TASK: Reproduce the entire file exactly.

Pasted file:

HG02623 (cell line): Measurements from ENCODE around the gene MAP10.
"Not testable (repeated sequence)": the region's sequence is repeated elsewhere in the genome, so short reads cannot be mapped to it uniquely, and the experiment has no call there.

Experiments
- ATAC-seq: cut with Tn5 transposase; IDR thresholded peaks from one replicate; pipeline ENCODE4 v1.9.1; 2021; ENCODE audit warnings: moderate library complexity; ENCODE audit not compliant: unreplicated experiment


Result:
HG02623 (cell line): Measurements from ENCODE around the gene MAP10.
"Not testable (repeated sequence)": the region's sequence is repeated elsewhere in the genome, so short reads cannot be mapped to it uniquely, and the experiment has no call there.

Experiments
- ATAC-seq: cut with Tn5 transposase; IDR thresholded peaks from one replicate; pipeline ENCODE4 v1.9.1; 2021; ENCODE audit warnings: moderate library complexity; ENCODE audit not compliant: unreplicated experiment